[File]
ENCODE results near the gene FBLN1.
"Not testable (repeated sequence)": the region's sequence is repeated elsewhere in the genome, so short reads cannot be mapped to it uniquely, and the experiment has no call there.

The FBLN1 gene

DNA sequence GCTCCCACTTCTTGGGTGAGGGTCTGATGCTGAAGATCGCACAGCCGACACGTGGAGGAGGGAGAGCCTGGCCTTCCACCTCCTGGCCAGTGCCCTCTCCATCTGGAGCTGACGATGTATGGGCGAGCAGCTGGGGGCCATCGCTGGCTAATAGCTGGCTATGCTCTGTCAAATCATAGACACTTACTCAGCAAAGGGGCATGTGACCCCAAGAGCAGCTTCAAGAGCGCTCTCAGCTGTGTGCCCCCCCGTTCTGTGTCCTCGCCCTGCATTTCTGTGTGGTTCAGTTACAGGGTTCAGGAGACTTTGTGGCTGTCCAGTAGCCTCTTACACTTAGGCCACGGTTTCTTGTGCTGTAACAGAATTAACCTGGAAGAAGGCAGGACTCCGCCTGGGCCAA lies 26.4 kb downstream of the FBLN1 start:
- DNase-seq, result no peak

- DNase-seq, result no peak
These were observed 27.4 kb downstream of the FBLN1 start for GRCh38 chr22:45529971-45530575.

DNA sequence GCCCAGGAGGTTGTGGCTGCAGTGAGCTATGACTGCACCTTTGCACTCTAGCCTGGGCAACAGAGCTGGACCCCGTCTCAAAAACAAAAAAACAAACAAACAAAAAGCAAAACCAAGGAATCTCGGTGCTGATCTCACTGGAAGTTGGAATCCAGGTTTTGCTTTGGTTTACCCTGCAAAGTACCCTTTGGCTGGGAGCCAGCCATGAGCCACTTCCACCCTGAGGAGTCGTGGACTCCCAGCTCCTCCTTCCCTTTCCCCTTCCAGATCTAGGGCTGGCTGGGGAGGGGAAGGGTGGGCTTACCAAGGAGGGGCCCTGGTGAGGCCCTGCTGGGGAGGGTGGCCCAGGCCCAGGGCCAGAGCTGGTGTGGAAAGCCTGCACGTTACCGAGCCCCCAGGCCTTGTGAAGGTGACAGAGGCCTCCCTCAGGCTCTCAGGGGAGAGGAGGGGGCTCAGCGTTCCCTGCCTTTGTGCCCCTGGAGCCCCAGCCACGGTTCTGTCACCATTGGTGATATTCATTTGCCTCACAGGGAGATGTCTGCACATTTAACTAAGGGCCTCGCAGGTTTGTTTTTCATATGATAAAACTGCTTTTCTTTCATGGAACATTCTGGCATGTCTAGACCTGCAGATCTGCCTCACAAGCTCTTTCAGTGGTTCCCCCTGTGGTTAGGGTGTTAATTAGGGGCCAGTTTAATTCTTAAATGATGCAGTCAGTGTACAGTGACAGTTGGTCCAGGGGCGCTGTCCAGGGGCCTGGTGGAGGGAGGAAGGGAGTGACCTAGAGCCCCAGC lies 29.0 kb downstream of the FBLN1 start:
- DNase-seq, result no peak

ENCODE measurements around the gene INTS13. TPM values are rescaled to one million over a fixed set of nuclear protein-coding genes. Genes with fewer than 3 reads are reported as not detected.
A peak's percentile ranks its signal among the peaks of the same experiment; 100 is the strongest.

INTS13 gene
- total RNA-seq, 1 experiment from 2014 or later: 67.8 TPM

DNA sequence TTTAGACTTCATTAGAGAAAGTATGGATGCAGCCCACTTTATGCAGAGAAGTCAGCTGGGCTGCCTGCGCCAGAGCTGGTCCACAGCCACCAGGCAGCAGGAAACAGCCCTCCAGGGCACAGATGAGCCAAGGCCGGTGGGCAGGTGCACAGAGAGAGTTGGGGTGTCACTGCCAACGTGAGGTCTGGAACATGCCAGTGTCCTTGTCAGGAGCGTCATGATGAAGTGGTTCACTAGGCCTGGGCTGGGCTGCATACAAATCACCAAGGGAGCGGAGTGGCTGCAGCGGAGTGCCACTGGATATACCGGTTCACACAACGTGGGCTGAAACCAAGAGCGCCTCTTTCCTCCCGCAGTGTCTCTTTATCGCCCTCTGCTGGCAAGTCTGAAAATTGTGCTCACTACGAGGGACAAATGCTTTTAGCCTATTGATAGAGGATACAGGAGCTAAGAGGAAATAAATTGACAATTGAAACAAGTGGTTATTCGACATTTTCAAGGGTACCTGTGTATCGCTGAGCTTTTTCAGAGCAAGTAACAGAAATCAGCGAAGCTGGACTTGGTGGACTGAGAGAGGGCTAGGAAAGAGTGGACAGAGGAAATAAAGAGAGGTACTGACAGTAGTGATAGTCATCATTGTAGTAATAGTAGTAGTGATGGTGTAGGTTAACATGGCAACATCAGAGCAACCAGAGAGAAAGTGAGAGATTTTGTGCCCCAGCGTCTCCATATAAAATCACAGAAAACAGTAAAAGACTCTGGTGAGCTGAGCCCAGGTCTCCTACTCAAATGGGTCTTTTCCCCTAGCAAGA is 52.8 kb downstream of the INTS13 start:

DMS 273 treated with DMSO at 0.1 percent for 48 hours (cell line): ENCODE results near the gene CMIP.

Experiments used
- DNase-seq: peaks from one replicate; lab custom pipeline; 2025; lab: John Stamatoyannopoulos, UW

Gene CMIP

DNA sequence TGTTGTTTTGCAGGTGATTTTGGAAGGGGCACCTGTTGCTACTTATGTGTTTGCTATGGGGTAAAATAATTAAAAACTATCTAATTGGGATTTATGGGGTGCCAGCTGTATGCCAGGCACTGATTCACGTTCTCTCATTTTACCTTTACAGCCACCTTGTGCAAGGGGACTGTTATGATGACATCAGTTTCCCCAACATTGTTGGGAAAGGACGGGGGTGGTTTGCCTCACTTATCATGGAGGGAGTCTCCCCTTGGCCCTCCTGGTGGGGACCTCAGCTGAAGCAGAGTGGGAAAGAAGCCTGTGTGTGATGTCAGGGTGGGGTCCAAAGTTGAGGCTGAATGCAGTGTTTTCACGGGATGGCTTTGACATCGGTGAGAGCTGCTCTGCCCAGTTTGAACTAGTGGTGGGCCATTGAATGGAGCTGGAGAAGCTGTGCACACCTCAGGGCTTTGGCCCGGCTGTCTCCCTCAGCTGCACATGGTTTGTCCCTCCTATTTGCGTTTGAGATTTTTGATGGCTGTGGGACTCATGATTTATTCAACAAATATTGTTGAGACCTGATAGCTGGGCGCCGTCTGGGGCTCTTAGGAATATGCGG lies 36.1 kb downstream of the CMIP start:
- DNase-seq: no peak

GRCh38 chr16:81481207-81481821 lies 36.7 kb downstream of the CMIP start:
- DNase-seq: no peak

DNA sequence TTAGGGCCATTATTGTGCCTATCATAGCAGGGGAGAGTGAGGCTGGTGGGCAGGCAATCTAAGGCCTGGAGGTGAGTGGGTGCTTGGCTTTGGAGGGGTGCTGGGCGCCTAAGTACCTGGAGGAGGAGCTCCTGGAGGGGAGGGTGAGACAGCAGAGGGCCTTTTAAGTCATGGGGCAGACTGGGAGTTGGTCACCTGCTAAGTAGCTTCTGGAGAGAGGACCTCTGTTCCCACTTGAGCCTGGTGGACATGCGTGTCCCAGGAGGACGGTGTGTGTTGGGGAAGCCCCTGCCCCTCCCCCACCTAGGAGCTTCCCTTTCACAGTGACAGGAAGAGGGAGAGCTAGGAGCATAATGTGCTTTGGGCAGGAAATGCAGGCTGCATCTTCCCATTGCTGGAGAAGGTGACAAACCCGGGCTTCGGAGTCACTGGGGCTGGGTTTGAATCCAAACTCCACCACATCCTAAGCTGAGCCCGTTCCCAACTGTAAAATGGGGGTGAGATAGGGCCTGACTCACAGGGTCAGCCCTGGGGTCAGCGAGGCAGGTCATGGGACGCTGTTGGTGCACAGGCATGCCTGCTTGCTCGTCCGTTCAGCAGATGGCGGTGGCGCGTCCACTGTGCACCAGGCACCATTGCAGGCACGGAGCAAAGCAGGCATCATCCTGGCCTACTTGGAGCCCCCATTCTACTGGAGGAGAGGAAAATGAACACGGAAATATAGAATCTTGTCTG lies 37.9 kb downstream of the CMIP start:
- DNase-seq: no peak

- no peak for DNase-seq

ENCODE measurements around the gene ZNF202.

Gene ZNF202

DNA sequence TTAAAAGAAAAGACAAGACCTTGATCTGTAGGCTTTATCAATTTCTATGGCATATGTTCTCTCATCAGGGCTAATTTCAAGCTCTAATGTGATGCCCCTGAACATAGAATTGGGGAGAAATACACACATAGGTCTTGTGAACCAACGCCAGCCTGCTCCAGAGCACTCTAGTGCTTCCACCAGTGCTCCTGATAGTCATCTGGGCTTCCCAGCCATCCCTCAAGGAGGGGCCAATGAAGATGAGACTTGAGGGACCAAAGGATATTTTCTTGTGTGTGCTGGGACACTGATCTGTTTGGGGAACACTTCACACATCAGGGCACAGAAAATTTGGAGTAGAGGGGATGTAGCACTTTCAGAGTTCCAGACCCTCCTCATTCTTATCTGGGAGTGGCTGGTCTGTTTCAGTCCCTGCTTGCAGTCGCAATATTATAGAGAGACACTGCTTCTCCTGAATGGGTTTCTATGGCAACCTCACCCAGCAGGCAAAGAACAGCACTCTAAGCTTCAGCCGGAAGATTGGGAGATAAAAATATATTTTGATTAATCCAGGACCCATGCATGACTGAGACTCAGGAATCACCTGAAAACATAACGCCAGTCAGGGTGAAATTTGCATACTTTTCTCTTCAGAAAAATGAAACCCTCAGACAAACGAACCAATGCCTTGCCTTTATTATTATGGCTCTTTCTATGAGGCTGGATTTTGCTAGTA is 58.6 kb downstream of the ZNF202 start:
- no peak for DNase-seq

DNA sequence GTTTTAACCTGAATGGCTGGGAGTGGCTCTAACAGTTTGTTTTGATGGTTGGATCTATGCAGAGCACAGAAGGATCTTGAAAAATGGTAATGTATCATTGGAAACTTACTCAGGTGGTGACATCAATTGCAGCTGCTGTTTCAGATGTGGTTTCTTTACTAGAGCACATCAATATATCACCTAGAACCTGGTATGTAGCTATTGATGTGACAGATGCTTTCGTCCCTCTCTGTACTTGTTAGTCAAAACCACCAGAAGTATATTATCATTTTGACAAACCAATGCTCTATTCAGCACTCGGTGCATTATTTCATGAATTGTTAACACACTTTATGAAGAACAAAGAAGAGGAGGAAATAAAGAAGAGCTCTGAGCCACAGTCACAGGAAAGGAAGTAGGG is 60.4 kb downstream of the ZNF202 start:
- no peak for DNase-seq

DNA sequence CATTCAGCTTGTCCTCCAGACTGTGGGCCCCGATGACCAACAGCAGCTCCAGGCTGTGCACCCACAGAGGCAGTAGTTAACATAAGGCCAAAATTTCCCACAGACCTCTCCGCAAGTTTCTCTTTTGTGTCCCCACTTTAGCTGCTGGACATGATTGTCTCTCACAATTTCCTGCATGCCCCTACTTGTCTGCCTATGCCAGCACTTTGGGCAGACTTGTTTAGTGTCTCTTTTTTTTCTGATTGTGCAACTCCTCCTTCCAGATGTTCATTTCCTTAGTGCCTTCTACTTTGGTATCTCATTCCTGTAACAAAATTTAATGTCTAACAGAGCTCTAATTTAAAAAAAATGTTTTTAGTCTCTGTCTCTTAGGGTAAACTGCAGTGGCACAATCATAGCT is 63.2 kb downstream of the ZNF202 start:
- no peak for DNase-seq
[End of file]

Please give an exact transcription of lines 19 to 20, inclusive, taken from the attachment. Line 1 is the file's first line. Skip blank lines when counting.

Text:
DNA sequence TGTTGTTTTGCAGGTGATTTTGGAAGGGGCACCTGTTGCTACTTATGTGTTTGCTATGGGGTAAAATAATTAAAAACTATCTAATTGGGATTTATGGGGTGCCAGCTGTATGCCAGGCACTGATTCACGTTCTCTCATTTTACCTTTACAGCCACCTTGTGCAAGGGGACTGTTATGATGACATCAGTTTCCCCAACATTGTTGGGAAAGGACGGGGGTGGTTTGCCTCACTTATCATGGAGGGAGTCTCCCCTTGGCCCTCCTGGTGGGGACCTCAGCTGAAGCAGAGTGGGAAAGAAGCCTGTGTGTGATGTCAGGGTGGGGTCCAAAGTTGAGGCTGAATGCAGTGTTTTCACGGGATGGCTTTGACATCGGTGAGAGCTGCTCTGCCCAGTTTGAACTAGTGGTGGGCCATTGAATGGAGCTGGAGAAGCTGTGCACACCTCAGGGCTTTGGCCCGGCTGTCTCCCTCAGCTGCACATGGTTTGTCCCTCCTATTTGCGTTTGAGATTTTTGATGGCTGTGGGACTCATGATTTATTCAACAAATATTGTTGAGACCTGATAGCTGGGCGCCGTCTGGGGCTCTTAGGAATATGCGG lies 36.1 kb downstream of the CMIP start:
- DNase-seq: no peak